(I worked as a Sports Editor from late 2004 until the summer of 2006. This is one of the many columns I was able to save that were originally published in The Sun-Times of Heber Springs, Arkansas.)
I’m sure most of you saw the incident on opening day where a San Diego fan threw a huge plastic syringe at Barry Bonds’ huge steroid inflated head.
And some of you may have even tuned into the San Francisco slugger’s new reality show, ‘Bonds on Bonds’, Tuesday night on ESPN.
Both of which came on the heels of Bud Selig’s recent announcement that he was investigating (Bonds) the steroid scandal of the past few seasons.
After the San Diego game Bonds meekly stated that it wasn’t his problem, that it was the fans that were acting like idiots. And on his show (which I didn’t and won’t watch) he broke down in tears over the persecution of him in the media.
The syringe and the tears are just the beginnings of what may make for an intriguing, disgusting and possibly dangerous season of sporting fans waiting for Bonds to self-combust.
If fans in San Diego – where the temperature is always 75-degrees and sunny and there are rainbows and birds chirping for everyone – are chucking objects at Barry, imagine what’s going to happen to him in New York or Chicago or Los Angeles.
I wouldn’t be surprised if hand grenades or small barnyard animals are tossed in his direction when he travels to more socially distressed cities.
Now don’t get me wrong, I think Bonds deserves all the scrutiny, boos, name calling and general dislike that is inevitably coming his way the next few months. You can’t chase legends like Babe Ruth and Hank Aaron while being tailed by cheating allegations and expect a free ride from the working people in the stands.
Most of us normal Joes (and Mikes) can’t cheat to make ourselves better at our jobs and therefore richer in the process. We can’t go around acting like surly sourpusses and expect everyone to shower us with kittens and kisses.
Before one of you jumps up and reminds me that Bonds wasn’t cheating because steroids hadn’t been banned by baseball when he was allegedly (assuredly) injecting them or having them rubbed on him while he was blindfolded, let me interject.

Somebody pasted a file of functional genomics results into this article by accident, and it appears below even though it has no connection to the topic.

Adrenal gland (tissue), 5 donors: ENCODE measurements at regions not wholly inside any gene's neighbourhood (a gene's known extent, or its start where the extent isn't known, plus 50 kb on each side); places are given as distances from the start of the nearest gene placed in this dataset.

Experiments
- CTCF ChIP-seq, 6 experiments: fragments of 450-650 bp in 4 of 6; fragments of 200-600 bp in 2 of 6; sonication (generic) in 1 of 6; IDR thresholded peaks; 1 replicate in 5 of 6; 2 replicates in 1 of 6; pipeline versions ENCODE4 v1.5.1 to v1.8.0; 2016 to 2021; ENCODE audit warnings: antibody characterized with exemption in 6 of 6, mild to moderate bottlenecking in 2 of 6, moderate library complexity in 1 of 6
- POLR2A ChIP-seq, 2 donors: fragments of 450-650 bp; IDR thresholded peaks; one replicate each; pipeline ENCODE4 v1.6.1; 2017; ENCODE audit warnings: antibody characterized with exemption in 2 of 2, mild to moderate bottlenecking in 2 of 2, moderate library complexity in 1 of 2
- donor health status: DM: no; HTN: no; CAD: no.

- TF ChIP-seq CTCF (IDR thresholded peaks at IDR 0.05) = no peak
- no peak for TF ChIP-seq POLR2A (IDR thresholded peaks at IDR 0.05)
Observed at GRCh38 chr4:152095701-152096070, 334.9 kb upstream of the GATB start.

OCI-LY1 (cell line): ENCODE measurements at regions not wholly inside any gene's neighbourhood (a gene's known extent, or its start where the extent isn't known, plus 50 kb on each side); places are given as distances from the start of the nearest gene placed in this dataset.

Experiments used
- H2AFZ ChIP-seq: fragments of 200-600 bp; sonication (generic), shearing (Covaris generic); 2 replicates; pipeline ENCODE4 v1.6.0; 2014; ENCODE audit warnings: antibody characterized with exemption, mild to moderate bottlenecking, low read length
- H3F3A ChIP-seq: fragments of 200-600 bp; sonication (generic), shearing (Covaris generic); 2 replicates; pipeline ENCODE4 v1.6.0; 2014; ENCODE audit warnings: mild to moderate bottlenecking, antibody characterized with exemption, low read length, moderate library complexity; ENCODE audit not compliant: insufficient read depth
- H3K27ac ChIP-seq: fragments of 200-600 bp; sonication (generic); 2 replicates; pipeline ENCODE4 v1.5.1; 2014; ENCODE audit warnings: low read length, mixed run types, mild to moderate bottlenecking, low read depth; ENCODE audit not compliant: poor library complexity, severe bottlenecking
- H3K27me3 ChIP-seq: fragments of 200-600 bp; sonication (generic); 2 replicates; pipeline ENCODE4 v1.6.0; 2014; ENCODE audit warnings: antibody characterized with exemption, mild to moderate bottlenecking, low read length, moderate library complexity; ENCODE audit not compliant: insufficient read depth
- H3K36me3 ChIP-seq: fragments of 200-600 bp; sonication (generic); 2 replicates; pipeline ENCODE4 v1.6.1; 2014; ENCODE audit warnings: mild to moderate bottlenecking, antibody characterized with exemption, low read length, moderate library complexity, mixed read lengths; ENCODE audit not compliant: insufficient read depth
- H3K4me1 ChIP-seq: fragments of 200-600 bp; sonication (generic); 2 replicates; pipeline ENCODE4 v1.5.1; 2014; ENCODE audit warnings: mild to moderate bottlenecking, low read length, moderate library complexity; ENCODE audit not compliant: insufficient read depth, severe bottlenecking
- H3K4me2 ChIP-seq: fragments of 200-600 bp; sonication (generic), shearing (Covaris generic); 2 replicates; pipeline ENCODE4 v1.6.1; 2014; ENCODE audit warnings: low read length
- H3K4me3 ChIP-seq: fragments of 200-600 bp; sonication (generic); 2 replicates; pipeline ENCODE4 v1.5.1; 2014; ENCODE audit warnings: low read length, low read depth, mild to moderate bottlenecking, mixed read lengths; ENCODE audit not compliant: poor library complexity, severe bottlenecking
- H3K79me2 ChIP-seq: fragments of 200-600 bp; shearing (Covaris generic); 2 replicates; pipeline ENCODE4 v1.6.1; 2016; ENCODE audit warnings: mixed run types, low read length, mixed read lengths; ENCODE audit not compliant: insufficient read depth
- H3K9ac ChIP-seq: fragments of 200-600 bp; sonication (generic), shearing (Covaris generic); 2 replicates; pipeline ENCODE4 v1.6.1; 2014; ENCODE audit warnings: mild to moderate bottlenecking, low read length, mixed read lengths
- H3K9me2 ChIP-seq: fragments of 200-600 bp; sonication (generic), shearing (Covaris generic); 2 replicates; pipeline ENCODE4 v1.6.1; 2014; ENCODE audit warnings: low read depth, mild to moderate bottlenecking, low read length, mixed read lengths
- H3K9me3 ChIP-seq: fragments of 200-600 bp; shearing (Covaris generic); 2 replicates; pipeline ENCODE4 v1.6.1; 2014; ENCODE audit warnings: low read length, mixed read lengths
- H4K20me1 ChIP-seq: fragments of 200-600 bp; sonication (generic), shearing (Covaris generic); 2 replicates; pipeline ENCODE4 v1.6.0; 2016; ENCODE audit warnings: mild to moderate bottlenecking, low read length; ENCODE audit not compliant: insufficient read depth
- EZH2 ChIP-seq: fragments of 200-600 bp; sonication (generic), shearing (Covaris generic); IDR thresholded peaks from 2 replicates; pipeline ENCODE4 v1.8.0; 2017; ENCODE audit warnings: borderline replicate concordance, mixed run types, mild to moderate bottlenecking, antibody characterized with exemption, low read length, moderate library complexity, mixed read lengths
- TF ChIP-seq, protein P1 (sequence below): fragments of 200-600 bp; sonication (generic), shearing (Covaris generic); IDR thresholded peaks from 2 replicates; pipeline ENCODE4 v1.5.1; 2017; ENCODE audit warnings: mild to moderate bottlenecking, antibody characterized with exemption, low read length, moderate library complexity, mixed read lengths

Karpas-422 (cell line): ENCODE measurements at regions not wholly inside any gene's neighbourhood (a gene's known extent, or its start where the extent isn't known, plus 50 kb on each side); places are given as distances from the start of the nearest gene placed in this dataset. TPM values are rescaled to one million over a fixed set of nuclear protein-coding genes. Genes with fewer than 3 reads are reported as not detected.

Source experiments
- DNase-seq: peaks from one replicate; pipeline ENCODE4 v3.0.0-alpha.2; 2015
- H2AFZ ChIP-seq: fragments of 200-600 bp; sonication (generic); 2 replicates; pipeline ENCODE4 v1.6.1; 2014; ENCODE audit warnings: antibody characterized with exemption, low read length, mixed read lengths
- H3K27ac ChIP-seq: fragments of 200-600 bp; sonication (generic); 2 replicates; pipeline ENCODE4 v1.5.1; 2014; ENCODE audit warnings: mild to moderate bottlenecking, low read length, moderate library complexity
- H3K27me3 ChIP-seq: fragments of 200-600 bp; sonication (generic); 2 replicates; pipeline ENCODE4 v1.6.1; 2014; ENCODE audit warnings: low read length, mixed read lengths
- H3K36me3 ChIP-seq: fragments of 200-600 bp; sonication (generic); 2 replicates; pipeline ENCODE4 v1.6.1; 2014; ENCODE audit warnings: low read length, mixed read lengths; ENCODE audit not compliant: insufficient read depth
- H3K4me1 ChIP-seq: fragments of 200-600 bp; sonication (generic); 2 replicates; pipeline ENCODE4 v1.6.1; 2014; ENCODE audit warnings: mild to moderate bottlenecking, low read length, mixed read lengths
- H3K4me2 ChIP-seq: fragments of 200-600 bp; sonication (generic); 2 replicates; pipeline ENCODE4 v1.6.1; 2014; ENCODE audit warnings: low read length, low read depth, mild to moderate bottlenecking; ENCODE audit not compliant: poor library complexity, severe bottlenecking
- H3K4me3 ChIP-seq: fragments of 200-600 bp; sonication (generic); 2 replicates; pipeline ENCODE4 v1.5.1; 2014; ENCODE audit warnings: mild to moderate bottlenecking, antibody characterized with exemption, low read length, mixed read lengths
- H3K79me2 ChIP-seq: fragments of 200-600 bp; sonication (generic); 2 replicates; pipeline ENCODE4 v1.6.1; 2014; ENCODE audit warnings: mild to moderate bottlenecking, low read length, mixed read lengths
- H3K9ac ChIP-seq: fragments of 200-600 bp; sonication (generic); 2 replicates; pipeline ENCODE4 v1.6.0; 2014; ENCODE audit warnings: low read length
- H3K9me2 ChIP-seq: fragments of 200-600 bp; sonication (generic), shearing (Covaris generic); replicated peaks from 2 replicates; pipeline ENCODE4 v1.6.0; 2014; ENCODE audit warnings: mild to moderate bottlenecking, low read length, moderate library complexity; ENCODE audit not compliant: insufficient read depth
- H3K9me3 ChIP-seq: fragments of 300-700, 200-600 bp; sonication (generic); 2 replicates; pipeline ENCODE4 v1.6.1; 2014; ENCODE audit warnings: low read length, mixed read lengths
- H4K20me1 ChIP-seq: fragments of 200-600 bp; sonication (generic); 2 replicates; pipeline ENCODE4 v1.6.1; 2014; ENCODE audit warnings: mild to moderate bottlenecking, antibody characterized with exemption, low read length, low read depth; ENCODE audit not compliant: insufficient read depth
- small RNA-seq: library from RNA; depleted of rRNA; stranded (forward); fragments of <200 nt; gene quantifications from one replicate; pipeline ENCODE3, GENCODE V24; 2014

Just because the ‘roids weren’t illegal yet doesn’t mean it was cool. Not everyone in MLB took the stuff, just a few of the more self-centered, egocentric ignoramuses like Bonds, Maguire and Palmeiro to name a few, felt the need to give themselves an unfair advantage.
Now it’s time to pay the piper, so to speak.
MLB doesn’t seem too concerned about the flying projectiles heading Barry’s way, or the influx of sarcastic and caustic signs that will be littering the outfield bleachers from now until whenever it is that baseball finally ends.
Reverend Jesse Jackson called out Bud earlier this week for not doing anything to curb the fans’ lack of enthusiasm towards Bonds. I have to question Jackson’s motivation here. Is it because he believes in Barry and that everyone deserves a fair shake, or is it just because Barry shares the same skin color?
I didn’t see the Reverend coming to Jason Giambi’s rescue last season or standing up for Palmeiro when he was taking gut punches over his pretentious finger-wagging lies.
What Bud needs to do is go ahead and suspend Bonds until the investigation has run its course. Does anyone other than Barry really want to see his fat head break the Babe’s record, and then have a shot at Aaron’s?
The answer is a flat out, resounding, no. The fans in San Diego have started the rebuttals, and Selig needs to listen before something horrible happens to Bonds or baseball.